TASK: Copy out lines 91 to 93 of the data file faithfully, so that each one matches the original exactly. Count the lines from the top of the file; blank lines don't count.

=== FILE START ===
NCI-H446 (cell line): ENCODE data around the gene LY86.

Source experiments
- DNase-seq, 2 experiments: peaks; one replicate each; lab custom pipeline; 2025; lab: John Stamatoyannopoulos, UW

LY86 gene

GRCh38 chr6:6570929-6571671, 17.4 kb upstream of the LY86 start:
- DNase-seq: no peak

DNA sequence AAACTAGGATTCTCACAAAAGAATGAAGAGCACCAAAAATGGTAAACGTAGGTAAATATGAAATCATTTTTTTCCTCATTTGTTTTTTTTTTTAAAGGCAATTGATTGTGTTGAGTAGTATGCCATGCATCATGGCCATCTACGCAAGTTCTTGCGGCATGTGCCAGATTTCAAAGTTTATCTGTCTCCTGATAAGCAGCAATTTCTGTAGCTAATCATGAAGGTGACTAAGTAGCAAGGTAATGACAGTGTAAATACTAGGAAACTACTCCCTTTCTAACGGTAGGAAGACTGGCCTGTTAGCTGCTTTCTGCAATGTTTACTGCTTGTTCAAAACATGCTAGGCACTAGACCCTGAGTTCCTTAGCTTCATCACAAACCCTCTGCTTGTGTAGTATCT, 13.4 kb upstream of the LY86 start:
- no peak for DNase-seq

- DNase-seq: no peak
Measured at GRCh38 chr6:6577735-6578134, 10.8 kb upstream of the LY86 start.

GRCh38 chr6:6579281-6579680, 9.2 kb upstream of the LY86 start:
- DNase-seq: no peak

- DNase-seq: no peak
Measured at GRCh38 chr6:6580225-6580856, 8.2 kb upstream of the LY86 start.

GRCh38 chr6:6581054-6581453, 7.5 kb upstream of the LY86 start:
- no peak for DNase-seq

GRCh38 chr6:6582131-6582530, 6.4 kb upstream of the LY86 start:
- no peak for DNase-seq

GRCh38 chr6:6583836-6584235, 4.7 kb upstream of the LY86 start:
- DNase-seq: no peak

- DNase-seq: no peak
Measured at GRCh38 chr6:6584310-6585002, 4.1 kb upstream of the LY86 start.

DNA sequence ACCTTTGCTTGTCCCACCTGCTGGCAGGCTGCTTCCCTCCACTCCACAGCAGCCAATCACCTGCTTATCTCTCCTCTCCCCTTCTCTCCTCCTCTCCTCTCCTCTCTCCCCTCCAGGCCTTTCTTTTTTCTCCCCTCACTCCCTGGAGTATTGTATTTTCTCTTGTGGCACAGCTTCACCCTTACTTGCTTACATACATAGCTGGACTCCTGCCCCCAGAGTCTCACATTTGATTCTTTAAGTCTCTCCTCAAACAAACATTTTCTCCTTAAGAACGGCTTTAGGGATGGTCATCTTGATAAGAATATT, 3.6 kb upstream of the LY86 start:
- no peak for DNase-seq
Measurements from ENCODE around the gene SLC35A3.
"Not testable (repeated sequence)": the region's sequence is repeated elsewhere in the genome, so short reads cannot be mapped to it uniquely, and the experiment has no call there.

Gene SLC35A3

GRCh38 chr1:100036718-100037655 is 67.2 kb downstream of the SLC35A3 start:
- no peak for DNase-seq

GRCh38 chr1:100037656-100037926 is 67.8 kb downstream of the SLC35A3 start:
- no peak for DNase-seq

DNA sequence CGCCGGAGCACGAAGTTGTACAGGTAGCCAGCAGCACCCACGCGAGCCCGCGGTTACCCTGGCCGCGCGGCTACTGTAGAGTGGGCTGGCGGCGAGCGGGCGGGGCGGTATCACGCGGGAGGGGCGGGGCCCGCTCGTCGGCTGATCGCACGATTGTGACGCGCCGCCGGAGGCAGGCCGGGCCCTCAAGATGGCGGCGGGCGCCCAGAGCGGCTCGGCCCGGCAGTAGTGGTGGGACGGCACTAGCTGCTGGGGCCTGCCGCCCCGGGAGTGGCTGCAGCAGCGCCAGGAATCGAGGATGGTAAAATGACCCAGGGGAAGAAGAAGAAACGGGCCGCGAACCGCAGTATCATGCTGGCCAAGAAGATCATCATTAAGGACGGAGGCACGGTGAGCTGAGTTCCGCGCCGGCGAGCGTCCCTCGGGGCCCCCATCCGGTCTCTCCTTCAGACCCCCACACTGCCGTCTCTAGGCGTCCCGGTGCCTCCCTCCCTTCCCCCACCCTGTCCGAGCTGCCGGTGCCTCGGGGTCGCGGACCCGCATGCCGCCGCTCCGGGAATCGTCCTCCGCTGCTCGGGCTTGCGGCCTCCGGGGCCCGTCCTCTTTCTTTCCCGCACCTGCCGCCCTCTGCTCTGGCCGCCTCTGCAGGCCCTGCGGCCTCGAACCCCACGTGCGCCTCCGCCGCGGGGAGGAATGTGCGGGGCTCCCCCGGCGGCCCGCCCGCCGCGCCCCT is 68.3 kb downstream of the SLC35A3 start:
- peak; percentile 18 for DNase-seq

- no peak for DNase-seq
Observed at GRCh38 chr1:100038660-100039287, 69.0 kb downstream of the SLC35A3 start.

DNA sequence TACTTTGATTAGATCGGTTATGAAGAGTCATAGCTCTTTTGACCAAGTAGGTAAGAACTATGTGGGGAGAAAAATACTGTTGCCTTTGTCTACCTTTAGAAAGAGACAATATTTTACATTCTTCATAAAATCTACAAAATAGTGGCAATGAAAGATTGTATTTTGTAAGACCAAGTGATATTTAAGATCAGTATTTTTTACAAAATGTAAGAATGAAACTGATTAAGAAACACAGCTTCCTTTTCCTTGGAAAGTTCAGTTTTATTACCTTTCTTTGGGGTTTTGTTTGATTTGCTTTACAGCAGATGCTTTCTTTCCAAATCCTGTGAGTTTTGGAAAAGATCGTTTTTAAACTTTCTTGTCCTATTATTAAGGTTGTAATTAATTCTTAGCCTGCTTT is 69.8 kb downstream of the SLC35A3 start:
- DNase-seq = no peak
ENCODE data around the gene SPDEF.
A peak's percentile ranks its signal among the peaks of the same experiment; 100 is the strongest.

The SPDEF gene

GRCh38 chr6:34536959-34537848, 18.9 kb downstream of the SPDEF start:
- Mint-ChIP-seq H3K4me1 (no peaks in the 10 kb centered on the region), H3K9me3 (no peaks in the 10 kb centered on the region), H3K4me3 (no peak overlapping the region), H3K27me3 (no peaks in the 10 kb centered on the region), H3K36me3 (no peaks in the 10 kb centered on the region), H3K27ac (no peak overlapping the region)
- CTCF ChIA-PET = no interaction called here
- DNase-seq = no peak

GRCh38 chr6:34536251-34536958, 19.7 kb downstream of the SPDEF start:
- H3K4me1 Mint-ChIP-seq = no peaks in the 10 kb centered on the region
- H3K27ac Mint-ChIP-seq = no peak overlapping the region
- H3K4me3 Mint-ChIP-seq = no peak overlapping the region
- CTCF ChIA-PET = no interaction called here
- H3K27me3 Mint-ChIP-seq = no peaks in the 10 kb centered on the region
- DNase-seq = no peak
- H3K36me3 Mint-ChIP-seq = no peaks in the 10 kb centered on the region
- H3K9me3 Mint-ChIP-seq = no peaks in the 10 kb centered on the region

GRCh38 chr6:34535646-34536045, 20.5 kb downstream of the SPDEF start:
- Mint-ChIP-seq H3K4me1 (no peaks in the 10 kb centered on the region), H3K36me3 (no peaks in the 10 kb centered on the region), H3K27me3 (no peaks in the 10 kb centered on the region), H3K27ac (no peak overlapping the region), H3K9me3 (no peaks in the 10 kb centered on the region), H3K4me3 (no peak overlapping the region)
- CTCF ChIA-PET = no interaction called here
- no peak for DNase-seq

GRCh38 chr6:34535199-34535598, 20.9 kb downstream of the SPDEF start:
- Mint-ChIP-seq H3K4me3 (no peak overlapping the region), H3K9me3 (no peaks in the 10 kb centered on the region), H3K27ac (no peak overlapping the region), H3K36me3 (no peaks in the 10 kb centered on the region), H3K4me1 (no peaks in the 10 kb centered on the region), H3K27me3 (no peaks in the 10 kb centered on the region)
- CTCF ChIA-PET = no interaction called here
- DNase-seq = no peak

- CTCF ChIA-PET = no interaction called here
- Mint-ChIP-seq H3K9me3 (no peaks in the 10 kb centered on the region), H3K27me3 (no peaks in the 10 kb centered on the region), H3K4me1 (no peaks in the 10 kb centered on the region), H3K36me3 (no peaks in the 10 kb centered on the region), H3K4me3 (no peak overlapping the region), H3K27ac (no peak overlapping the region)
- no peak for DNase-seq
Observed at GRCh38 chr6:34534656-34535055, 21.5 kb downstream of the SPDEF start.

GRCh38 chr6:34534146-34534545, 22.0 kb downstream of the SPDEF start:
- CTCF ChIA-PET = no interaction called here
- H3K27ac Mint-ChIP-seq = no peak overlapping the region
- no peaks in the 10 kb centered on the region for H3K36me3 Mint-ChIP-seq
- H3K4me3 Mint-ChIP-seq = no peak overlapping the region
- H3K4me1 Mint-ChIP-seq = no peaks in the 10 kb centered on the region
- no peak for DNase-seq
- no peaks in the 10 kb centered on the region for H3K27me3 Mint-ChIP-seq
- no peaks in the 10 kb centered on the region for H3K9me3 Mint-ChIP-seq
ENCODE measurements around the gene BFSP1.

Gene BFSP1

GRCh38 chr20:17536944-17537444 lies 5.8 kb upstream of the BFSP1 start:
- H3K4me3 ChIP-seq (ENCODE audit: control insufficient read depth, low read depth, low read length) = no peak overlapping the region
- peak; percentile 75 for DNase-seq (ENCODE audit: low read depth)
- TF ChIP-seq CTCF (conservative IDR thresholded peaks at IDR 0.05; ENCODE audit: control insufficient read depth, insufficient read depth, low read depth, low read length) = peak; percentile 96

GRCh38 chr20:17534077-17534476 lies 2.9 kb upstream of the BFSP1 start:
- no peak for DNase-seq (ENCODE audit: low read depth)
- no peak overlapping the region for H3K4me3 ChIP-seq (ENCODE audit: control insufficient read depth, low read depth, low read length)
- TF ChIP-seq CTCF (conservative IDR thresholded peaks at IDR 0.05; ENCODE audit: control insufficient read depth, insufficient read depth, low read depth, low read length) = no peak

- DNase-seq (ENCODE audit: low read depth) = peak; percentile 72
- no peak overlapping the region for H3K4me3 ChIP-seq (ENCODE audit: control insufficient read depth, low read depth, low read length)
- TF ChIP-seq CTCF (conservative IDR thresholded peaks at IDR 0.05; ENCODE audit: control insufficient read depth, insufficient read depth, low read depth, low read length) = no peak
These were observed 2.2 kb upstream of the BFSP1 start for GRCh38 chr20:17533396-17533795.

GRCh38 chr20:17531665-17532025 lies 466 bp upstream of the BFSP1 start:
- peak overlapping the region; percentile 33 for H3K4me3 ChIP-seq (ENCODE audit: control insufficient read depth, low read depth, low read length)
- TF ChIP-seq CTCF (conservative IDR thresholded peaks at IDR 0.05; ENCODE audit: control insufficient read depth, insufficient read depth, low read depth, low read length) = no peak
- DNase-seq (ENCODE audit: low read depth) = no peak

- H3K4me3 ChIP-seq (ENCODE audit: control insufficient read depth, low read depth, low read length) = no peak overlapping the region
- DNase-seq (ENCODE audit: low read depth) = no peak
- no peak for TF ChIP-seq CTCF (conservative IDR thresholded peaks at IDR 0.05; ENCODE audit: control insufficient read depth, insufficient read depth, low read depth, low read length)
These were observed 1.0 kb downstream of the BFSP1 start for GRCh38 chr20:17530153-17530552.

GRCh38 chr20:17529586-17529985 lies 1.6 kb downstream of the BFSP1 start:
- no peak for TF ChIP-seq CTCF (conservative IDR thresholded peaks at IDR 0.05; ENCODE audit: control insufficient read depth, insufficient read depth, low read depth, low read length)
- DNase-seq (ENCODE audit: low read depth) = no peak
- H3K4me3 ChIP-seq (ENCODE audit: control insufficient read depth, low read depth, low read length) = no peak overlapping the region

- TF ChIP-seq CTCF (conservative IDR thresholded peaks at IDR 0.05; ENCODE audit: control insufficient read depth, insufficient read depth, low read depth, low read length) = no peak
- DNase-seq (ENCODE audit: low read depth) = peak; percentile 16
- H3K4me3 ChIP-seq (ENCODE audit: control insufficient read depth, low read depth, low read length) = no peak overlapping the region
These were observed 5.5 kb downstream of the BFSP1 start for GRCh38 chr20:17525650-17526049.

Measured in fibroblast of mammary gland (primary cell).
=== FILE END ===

- TF ChIP-seq CTCF (conservative IDR thresholded peaks at IDR 0.05; ENCODE audit: control insufficient read depth, insufficient read depth, low read depth, low read length) = no peak
- DNase-seq (ENCODE audit: low read depth) = no peak

- H3K4me3 ChIP-seq (ENCODE audit: control insufficient read depth, low read depth, low read length) = no peak overlapping the region